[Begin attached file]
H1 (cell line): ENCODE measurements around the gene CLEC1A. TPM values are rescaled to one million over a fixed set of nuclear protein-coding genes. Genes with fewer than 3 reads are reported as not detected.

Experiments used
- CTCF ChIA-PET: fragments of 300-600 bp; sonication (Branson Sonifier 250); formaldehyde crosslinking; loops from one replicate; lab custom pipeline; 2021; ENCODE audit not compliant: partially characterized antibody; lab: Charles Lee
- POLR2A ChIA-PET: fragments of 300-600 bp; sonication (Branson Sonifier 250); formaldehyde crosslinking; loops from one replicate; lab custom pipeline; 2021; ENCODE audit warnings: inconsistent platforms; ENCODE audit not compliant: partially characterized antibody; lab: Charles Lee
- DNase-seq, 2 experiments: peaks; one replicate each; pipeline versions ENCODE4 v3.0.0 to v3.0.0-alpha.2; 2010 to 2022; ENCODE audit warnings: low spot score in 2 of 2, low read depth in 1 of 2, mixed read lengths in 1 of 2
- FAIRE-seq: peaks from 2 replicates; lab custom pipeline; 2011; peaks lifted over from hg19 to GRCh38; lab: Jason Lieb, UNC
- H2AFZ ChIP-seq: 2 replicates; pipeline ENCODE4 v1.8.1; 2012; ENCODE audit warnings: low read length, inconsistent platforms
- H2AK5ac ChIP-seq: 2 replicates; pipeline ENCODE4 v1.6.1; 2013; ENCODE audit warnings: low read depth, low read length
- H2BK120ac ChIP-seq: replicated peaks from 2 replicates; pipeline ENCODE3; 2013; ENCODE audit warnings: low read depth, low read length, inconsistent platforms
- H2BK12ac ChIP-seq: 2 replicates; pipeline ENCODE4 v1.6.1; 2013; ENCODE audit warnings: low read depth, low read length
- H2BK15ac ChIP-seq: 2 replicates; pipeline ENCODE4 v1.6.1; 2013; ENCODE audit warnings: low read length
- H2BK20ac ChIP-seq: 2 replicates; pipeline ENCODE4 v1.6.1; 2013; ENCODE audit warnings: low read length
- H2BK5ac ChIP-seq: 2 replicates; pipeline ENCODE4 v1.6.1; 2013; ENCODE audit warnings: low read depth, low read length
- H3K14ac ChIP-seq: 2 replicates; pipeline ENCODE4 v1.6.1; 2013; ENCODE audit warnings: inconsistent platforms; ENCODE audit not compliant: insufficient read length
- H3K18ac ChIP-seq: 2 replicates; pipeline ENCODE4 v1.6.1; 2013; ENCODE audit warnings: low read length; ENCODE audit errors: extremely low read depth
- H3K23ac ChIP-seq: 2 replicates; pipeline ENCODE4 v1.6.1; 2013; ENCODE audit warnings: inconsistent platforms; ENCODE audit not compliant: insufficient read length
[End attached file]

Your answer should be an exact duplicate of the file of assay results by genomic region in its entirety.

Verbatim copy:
H1 (cell line): ENCODE measurements around the gene CLEC1A. TPM values are rescaled to one million over a fixed set of nuclear protein-coding genes. Genes with fewer than 3 reads are reported as not detected.

Experiments used
- CTCF ChIA-PET: fragments of 300-600 bp; sonication (Branson Sonifier 250); formaldehyde crosslinking; loops from one replicate; lab custom pipeline; 2021; ENCODE audit not compliant: partially characterized antibody; lab: Charles Lee
- POLR2A ChIA-PET: fragments of 300-600 bp; sonication (Branson Sonifier 250); formaldehyde crosslinking; loops from one replicate; lab custom pipeline; 2021; ENCODE audit warnings: inconsistent platforms; ENCODE audit not compliant: partially characterized antibody; lab: Charles Lee
- DNase-seq, 2 experiments: peaks; one replicate each; pipeline versions ENCODE4 v3.0.0 to v3.0.0-alpha.2; 2010 to 2022; ENCODE audit warnings: low spot score in 2 of 2, low read depth in 1 of 2, mixed read lengths in 1 of 2
- FAIRE-seq: peaks from 2 replicates; lab custom pipeline; 2011; peaks lifted over from hg19 to GRCh38; lab: Jason Lieb, UNC
- H2AFZ ChIP-seq: 2 replicates; pipeline ENCODE4 v1.8.1; 2012; ENCODE audit warnings: low read length, inconsistent platforms
- H2AK5ac ChIP-seq: 2 replicates; pipeline ENCODE4 v1.6.1; 2013; ENCODE audit warnings: low read depth, low read length
- H2BK120ac ChIP-seq: replicated peaks from 2 replicates; pipeline ENCODE3; 2013; ENCODE audit warnings: low read depth, low read length, inconsistent platforms
- H2BK12ac ChIP-seq: 2 replicates; pipeline ENCODE4 v1.6.1; 2013; ENCODE audit warnings: low read depth, low read length
- H2BK15ac ChIP-seq: 2 replicates; pipeline ENCODE4 v1.6.1; 2013; ENCODE audit warnings: low read length
- H2BK20ac ChIP-seq: 2 replicates; pipeline ENCODE4 v1.6.1; 2013; ENCODE audit warnings: low read length
- H2BK5ac ChIP-seq: 2 replicates; pipeline ENCODE4 v1.6.1; 2013; ENCODE audit warnings: low read depth, low read length
- H3K14ac ChIP-seq: 2 replicates; pipeline ENCODE4 v1.6.1; 2013; ENCODE audit warnings: inconsistent platforms; ENCODE audit not compliant: insufficient read length
- H3K18ac ChIP-seq: 2 replicates; pipeline ENCODE4 v1.6.1; 2013; ENCODE audit warnings: low read length; ENCODE audit errors: extremely low read depth
- H3K23ac ChIP-seq: 2 replicates; pipeline ENCODE4 v1.6.1; 2013; ENCODE audit warnings: inconsistent platforms; ENCODE audit not compliant: insufficient read length